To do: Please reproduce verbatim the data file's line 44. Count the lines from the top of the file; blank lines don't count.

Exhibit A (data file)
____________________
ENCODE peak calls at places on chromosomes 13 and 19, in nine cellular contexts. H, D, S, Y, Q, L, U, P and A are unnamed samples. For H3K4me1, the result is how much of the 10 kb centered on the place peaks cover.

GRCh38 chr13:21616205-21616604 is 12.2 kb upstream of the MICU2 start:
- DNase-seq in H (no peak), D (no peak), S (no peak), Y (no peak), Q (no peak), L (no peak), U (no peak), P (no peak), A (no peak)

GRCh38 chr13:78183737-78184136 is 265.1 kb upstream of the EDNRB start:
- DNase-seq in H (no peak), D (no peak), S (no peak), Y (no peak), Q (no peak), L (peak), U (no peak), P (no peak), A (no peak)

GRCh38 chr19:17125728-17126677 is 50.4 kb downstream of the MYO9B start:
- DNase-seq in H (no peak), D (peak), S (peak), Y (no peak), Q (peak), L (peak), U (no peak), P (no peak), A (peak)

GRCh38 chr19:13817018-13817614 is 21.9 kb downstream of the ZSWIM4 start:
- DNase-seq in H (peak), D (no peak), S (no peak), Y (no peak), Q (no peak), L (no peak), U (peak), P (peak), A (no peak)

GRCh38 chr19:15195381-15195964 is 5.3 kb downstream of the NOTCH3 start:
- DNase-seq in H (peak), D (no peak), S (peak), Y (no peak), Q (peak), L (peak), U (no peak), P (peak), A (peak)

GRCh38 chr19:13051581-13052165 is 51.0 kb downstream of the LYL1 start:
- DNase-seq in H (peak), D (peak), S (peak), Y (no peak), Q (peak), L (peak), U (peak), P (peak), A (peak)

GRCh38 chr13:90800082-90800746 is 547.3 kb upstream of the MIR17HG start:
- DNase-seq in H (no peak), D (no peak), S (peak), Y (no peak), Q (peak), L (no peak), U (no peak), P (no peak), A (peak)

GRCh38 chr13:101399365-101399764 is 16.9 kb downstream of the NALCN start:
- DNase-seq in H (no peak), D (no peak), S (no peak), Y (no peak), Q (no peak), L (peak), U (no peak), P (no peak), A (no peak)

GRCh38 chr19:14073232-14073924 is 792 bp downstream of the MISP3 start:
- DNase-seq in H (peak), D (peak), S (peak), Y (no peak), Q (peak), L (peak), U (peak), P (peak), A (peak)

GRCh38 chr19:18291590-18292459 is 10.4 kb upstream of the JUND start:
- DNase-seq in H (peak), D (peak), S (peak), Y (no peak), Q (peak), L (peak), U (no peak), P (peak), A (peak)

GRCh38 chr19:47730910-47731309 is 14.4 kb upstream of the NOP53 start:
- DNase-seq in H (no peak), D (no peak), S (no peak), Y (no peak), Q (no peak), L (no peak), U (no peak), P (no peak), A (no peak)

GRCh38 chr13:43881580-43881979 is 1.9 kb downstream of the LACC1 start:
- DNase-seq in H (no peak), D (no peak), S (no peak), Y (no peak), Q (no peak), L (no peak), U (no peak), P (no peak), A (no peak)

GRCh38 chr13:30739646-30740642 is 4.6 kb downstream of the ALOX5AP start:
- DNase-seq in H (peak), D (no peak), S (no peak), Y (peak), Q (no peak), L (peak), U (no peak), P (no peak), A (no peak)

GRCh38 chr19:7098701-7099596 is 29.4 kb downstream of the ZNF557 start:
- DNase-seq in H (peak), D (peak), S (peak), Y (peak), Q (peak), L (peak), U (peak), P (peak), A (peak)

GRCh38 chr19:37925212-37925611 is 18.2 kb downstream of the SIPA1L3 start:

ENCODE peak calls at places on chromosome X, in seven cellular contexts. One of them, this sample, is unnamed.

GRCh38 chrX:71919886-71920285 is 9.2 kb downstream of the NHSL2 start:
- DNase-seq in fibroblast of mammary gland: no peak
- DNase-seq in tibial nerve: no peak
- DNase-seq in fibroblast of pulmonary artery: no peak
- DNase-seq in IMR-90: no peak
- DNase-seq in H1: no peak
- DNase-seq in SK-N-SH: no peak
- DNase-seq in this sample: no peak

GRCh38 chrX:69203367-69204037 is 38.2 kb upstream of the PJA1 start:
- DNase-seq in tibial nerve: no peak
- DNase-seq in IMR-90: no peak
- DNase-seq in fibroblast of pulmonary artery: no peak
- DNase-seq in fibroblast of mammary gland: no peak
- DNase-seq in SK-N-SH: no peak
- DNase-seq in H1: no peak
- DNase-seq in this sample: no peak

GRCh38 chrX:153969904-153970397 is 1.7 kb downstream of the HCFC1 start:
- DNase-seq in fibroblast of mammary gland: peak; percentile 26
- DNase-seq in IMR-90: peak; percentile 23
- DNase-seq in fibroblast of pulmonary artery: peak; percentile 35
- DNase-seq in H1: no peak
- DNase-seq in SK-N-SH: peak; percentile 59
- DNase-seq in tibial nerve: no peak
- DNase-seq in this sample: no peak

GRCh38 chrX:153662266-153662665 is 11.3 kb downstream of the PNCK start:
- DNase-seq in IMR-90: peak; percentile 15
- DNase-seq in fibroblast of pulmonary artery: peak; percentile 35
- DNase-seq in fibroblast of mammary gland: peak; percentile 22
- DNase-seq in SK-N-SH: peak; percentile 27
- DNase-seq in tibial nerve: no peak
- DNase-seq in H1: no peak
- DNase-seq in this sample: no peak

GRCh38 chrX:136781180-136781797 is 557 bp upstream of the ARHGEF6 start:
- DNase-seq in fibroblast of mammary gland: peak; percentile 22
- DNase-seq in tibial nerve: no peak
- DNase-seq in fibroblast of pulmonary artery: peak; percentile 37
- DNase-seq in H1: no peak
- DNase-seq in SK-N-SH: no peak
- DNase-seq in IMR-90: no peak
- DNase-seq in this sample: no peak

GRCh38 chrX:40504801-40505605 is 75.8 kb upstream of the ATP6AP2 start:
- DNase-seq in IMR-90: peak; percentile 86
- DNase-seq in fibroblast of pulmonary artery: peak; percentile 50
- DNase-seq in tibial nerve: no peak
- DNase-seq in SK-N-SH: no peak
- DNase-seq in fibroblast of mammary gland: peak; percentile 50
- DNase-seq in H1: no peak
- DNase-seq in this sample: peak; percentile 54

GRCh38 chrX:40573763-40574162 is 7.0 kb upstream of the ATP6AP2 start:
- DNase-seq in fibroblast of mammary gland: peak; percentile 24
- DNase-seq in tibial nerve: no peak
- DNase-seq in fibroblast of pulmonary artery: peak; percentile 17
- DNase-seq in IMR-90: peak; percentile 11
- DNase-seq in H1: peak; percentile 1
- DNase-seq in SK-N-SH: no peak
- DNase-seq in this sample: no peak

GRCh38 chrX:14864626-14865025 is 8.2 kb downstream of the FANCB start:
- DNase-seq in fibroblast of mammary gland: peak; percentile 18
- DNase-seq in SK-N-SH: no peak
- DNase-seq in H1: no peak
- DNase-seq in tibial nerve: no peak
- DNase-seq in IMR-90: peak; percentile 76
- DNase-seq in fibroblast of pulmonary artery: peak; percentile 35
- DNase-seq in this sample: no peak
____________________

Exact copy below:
- DNase-seq in fibroblast of mammary gland: no peak